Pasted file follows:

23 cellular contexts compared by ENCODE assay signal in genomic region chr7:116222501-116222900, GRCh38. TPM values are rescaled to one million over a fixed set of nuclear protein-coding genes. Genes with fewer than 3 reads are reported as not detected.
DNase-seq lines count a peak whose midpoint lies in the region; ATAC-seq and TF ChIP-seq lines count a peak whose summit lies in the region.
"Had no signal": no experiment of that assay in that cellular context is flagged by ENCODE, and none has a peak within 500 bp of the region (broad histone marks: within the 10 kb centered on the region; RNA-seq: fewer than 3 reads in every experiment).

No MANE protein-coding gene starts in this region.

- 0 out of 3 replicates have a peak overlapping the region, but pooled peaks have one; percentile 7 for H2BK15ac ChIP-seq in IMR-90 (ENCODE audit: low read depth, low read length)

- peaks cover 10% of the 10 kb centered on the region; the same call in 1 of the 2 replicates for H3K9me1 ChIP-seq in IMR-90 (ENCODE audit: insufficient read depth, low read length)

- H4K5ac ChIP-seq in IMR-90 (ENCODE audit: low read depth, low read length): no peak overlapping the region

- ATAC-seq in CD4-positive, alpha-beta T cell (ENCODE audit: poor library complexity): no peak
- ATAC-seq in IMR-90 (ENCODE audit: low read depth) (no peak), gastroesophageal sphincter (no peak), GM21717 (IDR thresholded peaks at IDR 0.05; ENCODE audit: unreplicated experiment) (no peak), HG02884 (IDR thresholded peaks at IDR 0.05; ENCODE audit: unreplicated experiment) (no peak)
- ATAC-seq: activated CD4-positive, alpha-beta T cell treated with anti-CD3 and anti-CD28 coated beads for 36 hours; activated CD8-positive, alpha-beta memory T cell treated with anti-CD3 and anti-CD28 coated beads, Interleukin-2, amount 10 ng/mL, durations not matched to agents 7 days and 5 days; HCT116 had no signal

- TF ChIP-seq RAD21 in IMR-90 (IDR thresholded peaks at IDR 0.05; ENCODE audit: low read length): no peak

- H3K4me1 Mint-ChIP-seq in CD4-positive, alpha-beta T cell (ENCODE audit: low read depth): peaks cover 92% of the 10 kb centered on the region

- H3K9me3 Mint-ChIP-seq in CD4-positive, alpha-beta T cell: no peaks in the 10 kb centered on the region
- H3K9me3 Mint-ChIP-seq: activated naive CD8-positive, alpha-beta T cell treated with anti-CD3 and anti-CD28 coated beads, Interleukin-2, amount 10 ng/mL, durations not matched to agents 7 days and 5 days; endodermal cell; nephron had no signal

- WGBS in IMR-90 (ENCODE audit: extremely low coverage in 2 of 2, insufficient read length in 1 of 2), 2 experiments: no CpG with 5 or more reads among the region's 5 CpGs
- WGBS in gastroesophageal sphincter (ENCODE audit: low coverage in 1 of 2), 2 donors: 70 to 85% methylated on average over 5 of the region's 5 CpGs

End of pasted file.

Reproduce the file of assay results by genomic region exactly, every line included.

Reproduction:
23 cellular contexts compared by ENCODE assay signal in genomic region chr7:116222501-116222900, GRCh38. TPM values are rescaled to one million over a fixed set of nuclear protein-coding genes. Genes with fewer than 3 reads are reported as not detected.
DNase-seq lines count a peak whose midpoint lies in the region; ATAC-seq and TF ChIP-seq lines count a peak whose summit lies in the region.
"Had no signal": no experiment of that assay in that cellular context is flagged by ENCODE, and none has a peak within 500 bp of the region (broad histone marks: within the 10 kb centered on the region; RNA-seq: fewer than 3 reads in every experiment).

No MANE protein-coding gene starts in this region.

- 0 out of 3 replicates have a peak overlapping the region, but pooled peaks have one; percentile 7 for H2BK15ac ChIP-seq in IMR-90 (ENCODE audit: low read depth, low read length)

- peaks cover 10% of the 10 kb centered on the region; the same call in 1 of the 2 replicates for H3K9me1 ChIP-seq in IMR-90 (ENCODE audit: insufficient read depth, low read length)

- H4K5ac ChIP-seq in IMR-90 (ENCODE audit: low read depth, low read length): no peak overlapping the region

- ATAC-seq in CD4-positive, alpha-beta T cell (ENCODE audit: poor library complexity): no peak
- ATAC-seq in IMR-90 (ENCODE audit: low read depth) (no peak), gastroesophageal sphincter (no peak), GM21717 (IDR thresholded peaks at IDR 0.05; ENCODE audit: unreplicated experiment) (no peak), HG02884 (IDR thresholded peaks at IDR 0.05; ENCODE audit: unreplicated experiment) (no peak)
- ATAC-seq: activated CD4-positive, alpha-beta T cell treated with anti-CD3 and anti-CD28 coated beads for 36 hours; activated CD8-positive, alpha-beta memory T cell treated with anti-CD3 and anti-CD28 coated beads, Interleukin-2, amount 10 ng/mL, durations not matched to agents 7 days and 5 days; HCT116 had no signal

- TF ChIP-seq RAD21 in IMR-90 (IDR thresholded peaks at IDR 0.05; ENCODE audit: low read length): no peak

- H3K4me1 Mint-ChIP-seq in CD4-positive, alpha-beta T cell (ENCODE audit: low read depth): peaks cover 92% of the 10 kb centered on the region

- H3K9me3 Mint-ChIP-seq in CD4-positive, alpha-beta T cell: no peaks in the 10 kb centered on the region
- H3K9me3 Mint-ChIP-seq: activated naive CD8-positive, alpha-beta T cell treated with anti-CD3 and anti-CD28 coated beads, Interleukin-2, amount 10 ng/mL, durations not matched to agents 7 days and 5 days; endodermal cell; nephron had no signal

- WGBS in IMR-90 (ENCODE audit: extremely low coverage in 2 of 2, insufficient read length in 1 of 2), 2 experiments: no CpG with 5 or more reads among the region's 5 CpGs
- WGBS in gastroesophageal sphincter (ENCODE audit: low coverage in 1 of 2), 2 donors: 70 to 85% methylated on average over 5 of the region's 5 CpGs